Monday, 14 September 2015

Would you take your kid to a football game?

I had a conversation recently about the pros and cons of taking your kid to a football game. Traditionally, I viewed football matches as a place for men. Yeah, yeah I know - so sexist and yes I agree but the reality is that it is still mainly a male past time.

Is it wise to allow your young one to be in an environment where language can be, ahem, choice or where certain songs are at best, questionable?

I am a Rangers FC fan, whereas my wife and her side are mostly Celtic FC fans. She knows full well the kinds of banter, which goes on between both sets of fans. I'm sure it's the same for other rivalries too; Liverpool vs Man Utd, Giants vs Jets, Madrid vs Barcelona, Knicks vs Celtics.

For this post I really just have football (soccer) in mind. Many stadiums now have family sections with things like face painting and goodie bags. However, a football game is still a football game and unless you're packing noise protectors, it's likely there'll be some things you just can't avoid.

So, here are five pros and cons...


Getting your kid to follow 'your team' from a young age. Embedding the culture of the club in their psyche from the earliest possible point.


Do you really want to be the kind of parent that forces your child into anything? Ultimately, this is denying them the choice to get involved with either another team or even another sport.


Letting them enjoy a big game atmosphere and lap up the euphoria of being the winning team!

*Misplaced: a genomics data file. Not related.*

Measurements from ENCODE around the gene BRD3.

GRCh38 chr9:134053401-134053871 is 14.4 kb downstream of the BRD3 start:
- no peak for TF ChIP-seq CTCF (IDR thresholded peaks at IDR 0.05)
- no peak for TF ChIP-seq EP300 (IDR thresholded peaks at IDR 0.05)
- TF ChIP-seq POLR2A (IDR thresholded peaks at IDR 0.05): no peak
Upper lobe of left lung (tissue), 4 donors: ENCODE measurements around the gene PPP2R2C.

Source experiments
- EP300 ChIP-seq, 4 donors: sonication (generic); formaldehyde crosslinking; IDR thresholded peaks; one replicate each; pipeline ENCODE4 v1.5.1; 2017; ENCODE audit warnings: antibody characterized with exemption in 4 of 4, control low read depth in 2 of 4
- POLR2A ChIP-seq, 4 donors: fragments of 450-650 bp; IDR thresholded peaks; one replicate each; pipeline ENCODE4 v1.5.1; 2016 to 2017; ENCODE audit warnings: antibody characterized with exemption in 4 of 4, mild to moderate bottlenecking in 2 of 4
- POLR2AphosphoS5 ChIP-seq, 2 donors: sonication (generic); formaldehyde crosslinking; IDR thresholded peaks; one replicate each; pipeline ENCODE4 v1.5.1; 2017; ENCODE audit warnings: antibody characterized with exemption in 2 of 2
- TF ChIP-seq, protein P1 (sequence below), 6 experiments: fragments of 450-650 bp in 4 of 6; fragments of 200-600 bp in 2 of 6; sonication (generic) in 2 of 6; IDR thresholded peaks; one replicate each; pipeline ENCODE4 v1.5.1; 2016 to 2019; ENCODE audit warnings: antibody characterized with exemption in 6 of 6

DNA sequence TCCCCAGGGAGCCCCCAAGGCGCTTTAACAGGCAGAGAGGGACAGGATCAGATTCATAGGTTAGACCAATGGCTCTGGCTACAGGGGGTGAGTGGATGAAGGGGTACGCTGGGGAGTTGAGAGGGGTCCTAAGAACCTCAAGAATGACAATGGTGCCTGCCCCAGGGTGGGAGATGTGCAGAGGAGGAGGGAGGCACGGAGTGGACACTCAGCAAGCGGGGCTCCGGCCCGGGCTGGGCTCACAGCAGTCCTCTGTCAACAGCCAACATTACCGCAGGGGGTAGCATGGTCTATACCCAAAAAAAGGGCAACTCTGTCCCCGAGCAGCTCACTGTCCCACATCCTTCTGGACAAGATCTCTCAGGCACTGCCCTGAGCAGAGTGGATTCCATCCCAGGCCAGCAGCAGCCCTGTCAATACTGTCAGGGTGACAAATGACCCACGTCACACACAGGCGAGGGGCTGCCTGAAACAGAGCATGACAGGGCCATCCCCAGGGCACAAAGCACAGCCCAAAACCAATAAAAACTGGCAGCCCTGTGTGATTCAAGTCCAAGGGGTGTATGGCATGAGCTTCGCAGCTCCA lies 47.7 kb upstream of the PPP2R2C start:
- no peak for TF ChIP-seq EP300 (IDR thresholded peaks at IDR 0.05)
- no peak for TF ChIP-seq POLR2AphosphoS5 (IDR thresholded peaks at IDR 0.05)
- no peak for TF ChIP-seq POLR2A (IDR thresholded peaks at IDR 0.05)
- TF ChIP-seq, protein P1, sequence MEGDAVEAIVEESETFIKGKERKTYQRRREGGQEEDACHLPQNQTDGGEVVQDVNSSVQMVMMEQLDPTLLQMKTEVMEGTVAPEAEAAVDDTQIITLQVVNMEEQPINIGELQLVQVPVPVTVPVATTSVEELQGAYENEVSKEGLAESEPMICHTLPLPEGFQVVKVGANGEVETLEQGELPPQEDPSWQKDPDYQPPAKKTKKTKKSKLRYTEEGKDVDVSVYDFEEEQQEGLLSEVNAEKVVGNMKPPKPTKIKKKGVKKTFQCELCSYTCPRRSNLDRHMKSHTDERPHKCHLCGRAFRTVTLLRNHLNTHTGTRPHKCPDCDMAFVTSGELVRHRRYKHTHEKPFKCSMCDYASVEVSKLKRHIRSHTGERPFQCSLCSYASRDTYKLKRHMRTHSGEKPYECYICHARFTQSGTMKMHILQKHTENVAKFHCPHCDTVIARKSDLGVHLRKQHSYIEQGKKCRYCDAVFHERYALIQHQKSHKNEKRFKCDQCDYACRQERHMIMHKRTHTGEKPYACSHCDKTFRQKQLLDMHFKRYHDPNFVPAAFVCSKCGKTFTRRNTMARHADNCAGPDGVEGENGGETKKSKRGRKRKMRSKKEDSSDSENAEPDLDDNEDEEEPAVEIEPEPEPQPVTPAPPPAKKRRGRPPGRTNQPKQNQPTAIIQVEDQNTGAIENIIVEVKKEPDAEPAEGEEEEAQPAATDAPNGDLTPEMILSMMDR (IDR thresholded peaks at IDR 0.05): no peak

There's a 50/50 chance the team will lose. And when they do, the accompanying language and misery from supposedly adult males would turn the air sour.


Enjoying the banter and songs on the supporters bus on the way to the game. What's better than everyone singing along to get pumped up for the game.


Depending on the team you support, particularly in the west of Scotland, certain songs are not what you want your innocent young protege knowing.


Your kid will instantly discover a new hero; whether it's the start forward, the classy midfielder or the burly defender. They will emulate him and use him as a totem for the foreseeable future.


You will be required by parenting law to purchase the replica kit. Oh and that will also have to have to the player's name and number at additional cost too!


Having a team and identity as a supporter adds to the enthusiasm your young 'un will develop to get into the sport. Surely this is a good thing?


As any dad who used to play schoolboy football will attest; the chance of 'making it' is a million to one. Suddenly you have a kid who couldn't be bothered with their school work and is filling in their Burger King application form.

Okay, so that's kind of a bleak worst case scenario.

Would you do it? Is there a minimum age before you can hit the big match with little Jimmy or Jemma?

No comments:

Post a Comment